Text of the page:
U.S. wrestlers must also qualify weights in both men’s freestyle and Greco

Updated: April 4, 2012

By Mike Finn

Wrestling fans will be in Iowa City in record numbers April 21-22 for the United States Olympic Trials to see what wrestlers will emerge as the United States’ greatest hopes to medal in this summer’s Olympic competition in London.

The only problem for the 9,762 fans who had bought tickets for the event as of March 28, is that they may not see all the eventual athletes who get a chance at wrestling for gold this August.

That’s because two of the 18 Olympic weights — 132 pounds in men’s freestyle and 211.5 pounds in Greco-Roman — still have not been qualified by the United States for a spot in the Olympic bracket. That means U.S. National coaches Zeke Jones and Steve Fraser will ask two of their veteran wrestlers to sit out the Trials in Iowa City and travel to China and/or Finland two weeks after the U.S. Olympic Trials are held in Iowa City.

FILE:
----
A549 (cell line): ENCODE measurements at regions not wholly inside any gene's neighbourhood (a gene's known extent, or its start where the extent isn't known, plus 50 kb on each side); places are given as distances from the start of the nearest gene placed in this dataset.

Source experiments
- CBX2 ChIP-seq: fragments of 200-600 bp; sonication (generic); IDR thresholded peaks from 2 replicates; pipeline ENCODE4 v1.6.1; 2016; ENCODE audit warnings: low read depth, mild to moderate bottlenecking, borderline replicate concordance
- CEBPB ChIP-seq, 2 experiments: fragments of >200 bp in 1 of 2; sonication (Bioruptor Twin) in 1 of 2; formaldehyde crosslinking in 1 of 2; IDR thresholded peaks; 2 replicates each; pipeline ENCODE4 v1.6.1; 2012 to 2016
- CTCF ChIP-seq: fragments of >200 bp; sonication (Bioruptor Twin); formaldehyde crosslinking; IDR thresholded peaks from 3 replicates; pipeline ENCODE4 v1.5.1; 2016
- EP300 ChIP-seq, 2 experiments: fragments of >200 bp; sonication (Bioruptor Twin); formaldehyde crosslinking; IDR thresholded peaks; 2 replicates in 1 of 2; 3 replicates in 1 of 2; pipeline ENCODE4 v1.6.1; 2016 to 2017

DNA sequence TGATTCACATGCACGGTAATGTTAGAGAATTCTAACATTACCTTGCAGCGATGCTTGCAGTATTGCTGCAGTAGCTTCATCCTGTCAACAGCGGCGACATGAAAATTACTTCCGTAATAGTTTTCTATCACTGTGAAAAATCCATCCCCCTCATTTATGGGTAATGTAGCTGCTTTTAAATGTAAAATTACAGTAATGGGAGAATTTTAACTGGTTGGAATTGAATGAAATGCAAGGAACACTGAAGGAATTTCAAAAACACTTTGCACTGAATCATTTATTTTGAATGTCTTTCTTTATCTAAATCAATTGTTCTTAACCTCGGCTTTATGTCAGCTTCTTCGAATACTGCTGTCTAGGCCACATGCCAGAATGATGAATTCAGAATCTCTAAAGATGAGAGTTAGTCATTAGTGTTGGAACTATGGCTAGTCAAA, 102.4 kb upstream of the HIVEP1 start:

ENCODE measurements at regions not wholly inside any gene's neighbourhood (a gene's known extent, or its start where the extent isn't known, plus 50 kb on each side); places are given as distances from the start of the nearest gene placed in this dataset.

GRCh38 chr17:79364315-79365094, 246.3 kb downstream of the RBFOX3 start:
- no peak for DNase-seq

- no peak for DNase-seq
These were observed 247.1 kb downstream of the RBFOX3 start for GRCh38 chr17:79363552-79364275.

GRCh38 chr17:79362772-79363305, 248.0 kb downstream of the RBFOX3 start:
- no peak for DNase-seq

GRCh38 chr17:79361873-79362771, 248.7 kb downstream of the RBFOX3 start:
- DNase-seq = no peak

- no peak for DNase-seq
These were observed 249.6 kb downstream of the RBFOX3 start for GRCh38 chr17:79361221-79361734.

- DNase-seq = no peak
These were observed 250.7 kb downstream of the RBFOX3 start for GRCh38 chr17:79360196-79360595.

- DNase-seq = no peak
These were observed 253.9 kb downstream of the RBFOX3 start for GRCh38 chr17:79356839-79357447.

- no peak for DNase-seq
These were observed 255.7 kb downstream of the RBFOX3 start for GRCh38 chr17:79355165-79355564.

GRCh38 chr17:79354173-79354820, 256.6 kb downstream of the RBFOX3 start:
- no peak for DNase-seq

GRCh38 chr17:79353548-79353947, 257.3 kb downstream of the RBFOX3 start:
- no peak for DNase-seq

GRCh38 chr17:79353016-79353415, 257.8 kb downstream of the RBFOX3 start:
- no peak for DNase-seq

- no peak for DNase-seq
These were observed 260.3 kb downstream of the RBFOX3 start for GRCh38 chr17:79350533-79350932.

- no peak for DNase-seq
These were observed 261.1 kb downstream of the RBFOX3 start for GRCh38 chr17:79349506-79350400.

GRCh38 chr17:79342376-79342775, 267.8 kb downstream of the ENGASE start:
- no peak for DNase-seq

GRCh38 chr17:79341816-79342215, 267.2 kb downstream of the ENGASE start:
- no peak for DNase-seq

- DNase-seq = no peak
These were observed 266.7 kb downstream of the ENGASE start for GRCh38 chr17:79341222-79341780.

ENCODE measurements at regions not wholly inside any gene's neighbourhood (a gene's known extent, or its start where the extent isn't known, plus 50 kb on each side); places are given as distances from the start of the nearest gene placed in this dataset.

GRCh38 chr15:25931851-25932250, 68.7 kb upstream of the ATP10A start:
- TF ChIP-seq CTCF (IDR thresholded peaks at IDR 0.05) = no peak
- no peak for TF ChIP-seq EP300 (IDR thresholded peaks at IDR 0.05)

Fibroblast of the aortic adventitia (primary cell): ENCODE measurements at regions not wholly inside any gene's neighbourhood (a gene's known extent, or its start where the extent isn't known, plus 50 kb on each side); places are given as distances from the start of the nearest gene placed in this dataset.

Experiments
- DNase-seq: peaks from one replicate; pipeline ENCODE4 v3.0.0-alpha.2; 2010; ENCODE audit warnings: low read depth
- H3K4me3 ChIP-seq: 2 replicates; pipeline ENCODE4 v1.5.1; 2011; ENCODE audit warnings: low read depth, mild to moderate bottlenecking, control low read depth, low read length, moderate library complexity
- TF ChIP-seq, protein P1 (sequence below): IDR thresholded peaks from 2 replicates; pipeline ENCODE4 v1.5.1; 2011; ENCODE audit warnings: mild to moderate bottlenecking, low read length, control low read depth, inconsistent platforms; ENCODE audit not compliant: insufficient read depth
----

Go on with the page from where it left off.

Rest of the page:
If they qualify the weights for the U.S., each wrestler will face the Trials winner at a later date to determine the American representative who will compete in London between August 5 and 12.


Zeke Jones

“When we get closer to the Olympic Trials, I will determine who will wrestle in China and everyone else will go through the Trials. The Trials frankly don’t matter unless we get the weight qualified,” said Jones, unsure whether Shawn Bunch, who failed to qualify the weight at the Pan-Am Trials in March, would make the trips to China and Finland.

“I wouldn’t say it’s less than ideal. It’s a different path.”

Meanwhile, Fraser already knows that Justin Ruiz, a former World bronze medalist, will compete in the two remaining qualifying tournaments.